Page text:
PORTLAND, Ore., 13 Dec. 2012. Portland International Airport (PDX) will start using new Federal Aviation Administration (FAA) Next Generation Air Transportation System (NextGen) technologies and procedures, including Area Navigation (RNAV) approach procedures, in 2013.
The NextGen program is intended to create a modern, satellite-based air traffic control (ATC) system to help make the national airspace system (NAS) safer and more efficient and to facilitate economic growth.
RNAV, at the heart of which lies NextGen GPS satellite-based navigation technology, enables aircraft to fly safely on virtually any desired flight path within the coverage of ground-based or space-based navigation aids. With these new procedures, aircraft approaching Portland can power back sooner, thereby saving fuel, making less noise, and emitting fewer pollutants.
“These procedures will continue to enhance operational safety and efficiency at this important airport while improving air quality around Portland,” adds FAA Acting Administrator Michael Huerta.
RNAV procedures also increase the efficiency of the air traffic control (ATC) system, whereas aircraft using RNAV can fly more precise and predictable routes, resulting in a more efficient use of airspace and fewer pilot-controller communications.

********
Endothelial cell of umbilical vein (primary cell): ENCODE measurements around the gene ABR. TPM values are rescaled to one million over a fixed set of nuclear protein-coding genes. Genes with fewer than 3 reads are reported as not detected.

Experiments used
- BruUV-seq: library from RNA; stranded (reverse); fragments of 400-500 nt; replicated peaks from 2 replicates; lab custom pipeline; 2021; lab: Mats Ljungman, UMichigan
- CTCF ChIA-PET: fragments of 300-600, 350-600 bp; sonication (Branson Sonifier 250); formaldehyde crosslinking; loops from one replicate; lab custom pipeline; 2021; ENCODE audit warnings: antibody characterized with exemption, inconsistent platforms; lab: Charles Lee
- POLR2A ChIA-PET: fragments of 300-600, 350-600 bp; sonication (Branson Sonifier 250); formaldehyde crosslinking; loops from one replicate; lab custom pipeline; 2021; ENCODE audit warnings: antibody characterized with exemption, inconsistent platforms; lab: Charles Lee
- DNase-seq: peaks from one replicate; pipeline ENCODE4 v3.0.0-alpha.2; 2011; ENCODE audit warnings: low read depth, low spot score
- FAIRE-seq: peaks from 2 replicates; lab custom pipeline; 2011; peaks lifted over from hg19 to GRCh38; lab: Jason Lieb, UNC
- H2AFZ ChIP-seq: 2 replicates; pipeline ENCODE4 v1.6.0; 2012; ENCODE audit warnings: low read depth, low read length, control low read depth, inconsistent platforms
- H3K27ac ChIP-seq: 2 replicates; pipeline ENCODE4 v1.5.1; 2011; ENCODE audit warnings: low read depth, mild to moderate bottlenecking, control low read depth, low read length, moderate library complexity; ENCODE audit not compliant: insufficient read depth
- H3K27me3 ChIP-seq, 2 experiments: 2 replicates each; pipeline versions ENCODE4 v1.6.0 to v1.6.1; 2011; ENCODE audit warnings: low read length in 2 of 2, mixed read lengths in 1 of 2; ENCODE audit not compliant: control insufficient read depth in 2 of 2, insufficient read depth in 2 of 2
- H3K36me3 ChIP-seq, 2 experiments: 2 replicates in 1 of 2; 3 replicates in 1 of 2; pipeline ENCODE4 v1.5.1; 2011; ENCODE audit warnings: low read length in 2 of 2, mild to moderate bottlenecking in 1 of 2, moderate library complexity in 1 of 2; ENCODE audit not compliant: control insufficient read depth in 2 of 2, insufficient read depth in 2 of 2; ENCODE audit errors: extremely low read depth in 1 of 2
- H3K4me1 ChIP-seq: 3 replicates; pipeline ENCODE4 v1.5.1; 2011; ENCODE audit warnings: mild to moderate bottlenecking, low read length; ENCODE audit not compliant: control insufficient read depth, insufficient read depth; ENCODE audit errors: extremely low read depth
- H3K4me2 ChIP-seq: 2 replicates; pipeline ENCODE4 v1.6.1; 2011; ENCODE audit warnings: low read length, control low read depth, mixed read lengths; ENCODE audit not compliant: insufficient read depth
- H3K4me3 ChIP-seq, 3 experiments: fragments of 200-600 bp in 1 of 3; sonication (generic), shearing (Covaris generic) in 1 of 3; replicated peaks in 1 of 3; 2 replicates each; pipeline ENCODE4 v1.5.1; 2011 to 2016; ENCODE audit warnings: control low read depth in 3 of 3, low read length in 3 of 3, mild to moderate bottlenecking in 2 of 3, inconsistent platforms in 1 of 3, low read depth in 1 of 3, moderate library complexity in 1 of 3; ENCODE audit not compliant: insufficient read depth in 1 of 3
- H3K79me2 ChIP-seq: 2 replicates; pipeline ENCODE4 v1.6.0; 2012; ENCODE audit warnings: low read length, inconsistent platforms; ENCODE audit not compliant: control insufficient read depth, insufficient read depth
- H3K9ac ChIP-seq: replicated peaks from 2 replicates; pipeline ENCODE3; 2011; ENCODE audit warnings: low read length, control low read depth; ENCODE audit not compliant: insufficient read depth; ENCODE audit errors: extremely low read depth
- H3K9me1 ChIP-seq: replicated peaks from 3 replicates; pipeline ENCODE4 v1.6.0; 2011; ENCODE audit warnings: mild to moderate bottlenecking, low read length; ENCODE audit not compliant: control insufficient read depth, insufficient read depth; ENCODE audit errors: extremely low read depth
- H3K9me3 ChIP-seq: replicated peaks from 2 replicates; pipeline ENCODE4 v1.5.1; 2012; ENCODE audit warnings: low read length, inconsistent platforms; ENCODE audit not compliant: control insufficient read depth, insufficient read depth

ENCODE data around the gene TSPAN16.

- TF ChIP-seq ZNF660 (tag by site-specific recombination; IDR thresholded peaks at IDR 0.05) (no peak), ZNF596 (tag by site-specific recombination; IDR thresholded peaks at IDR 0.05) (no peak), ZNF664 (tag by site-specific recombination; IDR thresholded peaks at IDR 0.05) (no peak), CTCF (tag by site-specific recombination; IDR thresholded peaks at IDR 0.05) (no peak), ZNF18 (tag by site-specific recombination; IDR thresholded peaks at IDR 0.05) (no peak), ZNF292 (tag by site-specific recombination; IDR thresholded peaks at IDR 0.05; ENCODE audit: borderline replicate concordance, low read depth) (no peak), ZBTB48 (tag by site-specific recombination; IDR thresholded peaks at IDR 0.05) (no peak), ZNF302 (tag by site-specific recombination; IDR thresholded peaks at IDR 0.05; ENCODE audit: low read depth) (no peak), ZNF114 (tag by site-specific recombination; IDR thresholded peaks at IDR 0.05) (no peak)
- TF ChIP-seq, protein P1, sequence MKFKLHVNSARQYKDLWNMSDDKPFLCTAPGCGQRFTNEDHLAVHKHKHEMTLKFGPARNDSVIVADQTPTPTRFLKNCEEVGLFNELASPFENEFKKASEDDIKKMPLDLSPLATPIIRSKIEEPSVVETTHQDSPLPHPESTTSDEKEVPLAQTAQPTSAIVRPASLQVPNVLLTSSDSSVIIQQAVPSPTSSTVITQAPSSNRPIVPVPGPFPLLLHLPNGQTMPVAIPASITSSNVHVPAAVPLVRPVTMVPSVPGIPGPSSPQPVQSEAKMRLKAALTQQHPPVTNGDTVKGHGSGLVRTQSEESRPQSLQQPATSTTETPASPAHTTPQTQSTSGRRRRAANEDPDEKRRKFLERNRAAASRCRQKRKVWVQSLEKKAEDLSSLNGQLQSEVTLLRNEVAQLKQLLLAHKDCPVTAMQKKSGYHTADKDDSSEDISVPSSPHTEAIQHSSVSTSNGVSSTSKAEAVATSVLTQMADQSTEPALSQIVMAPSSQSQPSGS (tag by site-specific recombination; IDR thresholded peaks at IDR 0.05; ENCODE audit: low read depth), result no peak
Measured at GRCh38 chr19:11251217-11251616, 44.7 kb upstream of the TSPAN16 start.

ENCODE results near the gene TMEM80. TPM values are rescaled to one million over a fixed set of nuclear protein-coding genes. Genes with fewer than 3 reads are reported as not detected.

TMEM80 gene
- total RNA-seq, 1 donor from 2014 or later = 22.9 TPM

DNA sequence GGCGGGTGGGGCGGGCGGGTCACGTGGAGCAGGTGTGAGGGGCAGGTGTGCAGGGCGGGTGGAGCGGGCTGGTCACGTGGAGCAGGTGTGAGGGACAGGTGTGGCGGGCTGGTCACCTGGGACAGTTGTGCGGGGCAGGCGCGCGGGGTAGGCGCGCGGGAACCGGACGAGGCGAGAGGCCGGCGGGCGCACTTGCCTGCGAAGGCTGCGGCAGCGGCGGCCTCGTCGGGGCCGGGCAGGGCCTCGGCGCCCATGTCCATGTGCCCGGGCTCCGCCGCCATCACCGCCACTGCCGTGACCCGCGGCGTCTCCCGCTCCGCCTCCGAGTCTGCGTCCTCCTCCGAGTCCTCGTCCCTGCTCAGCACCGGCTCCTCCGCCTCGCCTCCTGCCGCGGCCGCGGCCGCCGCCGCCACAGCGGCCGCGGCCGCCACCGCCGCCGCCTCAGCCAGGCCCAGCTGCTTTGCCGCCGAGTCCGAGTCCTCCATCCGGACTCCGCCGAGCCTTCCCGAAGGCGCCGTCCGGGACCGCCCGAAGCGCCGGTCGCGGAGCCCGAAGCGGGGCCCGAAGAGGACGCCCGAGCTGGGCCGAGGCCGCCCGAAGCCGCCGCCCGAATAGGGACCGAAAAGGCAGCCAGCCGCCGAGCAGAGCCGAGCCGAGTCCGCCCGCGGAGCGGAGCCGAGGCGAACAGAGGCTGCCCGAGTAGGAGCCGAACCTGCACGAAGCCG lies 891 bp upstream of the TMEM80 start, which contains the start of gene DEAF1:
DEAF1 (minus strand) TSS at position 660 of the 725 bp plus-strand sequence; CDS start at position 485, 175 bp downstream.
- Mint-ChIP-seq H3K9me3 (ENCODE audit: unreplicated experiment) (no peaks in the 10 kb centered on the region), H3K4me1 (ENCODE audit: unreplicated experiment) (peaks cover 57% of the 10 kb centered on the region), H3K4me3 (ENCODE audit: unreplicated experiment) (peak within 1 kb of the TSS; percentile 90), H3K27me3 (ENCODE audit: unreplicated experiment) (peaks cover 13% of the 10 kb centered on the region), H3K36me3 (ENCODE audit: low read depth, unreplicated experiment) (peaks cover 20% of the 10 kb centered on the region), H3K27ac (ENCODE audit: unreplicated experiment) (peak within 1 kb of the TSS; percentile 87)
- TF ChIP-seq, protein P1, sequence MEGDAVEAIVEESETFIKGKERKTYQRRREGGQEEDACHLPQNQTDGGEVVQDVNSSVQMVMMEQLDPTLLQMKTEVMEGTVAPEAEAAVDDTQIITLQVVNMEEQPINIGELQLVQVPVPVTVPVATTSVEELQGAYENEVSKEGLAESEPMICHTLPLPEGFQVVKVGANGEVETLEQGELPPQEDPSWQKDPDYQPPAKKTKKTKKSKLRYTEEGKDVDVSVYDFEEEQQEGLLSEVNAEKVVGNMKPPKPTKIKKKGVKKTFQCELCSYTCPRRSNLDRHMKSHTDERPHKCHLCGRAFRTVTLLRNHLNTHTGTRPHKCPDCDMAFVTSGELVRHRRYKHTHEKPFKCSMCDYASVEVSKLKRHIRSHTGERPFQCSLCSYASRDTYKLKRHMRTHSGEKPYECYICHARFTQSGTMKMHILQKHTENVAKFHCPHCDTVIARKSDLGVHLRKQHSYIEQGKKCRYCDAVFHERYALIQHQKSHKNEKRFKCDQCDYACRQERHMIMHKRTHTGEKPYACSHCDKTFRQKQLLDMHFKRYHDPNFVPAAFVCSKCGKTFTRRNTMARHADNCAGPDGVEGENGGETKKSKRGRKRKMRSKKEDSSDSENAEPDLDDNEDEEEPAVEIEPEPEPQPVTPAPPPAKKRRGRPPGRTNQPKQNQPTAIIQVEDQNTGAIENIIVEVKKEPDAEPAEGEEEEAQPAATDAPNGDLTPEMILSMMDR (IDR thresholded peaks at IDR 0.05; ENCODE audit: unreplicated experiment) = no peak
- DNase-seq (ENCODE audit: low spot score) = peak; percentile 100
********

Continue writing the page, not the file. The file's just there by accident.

“These new procedures in Portland are the building blocks of NextGen,” says U.S. Transportation Secretary Ray LaHood. “NextGen initiatives underway in major regions across the country are helping deliver more on-time flights for consumers, reducing fuel consumption for airlines, and creating an even safer aviation system.”
The FAA, the Port of Portland, airlines, and local citizen groups designed six new RNAV approach procedures. The PDX Citizens Noise Advisory Committee also took part in the design phase of the new RNAV approaches in support of the PDX Fly Quiet Program.
Pilots of aircraft equipped with RNAV can begin flying these new arrival routes in 2013.